Neo-Nazis respond to media skepticism about Sanford patrols by offering up a questionable source

Earlier this week, I looked at media coverage of claims by a neo-Nazi group that they were patrolling Sanford, Fla., in the wake of the Trayvon Martin killing.

At the time, local police said they had no evidence that the National Socialist Movement was active in the area — though that wasn’t reflected in many reports, which seized on the group’s claim that its armed members were making the rounds.

There is now evidence that the NSM has two volunteers in Sanford, but there is also new reason to be skeptical of the nature of the group’s presence and the information it’s providing to the press.

The Miami New Times, which was first to pass along the NSM’s claims, published a new story Wednesday that includes a photo of two people holding an NSM flag in Sanford.

“Attacked from across the political spectrum for exaggerating their ‘armed patrols’ in Sanford, neo-Nazis have fired back — with pictures of two people holding a Nazi flag in the central Florida town,” the story reports.

“No guns,” it continues. “Virtually no proof to back up their claims there are ‘ten to 20 people’ in the area.”

The Independent in the U.K. also published a story Thursday wherein a writer rides along with an NSM patrol.

This is where things get a bit strange.

Both articles include a photo of the same man holding the same NSM flag. Both stories say their source is a 33 year-old man who arrived in Sanford from his home in Hernando County, Fla.

The problem is that the NSM member in The Independent story is identified as “Antony Antonio,” while the man quoted in the New Times article offered the name “Anthony Rushford.”

Is the same guy giving out different names to media organizations? I can understand why he may not want to use his real name, but he apparently isn’t being forthright with media about his identity.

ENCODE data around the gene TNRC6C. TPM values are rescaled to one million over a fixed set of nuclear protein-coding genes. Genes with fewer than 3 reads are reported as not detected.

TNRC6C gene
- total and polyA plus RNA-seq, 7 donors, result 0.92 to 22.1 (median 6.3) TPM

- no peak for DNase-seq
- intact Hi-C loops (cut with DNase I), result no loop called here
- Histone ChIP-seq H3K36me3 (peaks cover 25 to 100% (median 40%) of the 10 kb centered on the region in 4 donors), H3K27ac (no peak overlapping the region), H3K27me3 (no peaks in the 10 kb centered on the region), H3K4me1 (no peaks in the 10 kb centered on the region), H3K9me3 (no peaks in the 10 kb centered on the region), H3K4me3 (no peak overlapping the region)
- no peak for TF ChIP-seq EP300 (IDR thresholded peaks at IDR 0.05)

To its credit, the New Times follow-up story uses cautious language, identifying the man as “a 33-year-old Hernando County resident who gave his name as Anthony Rushford.”

I was critical of the New Times’ initial reporting and how it led to a barrage of other questionable stories. The second story by the same reporter, Michael Miller, contains healthy skepticism about the NSM’s claims.

The Independent simply states the man’s name and says the “heavily tattooed 33-year-old skinhead had driven two hours from Hernando County.”

From The Independent story:

On Tuesday, his “unit” of two men and a woman had walked and driven around Sanford’s residential neighbourhoods seeking to prevent “revenge attacks” on members of the white community. When they couldn’t find any caucasians in need of protection, the group filled their time by distributing leaflets.

… As of today, there are, according to the NSM, roughly two-dozen uniformed white supremacists “patrolling” the city in trucks and cars. Some (but not all) of them are carrying firearms.

Meanwhile, Sanford police are still issuing statements to caution anyone against thinking the NSM has a large presence in the area.

“The photograph shows two alleged members of NSM with a possible third (taking the photograph), at night at city hall and across the street at Veterans Memorial Park,” reads a statement sent to the New Times. “This by no means indicates a significant presence of the organization in Sanford.”

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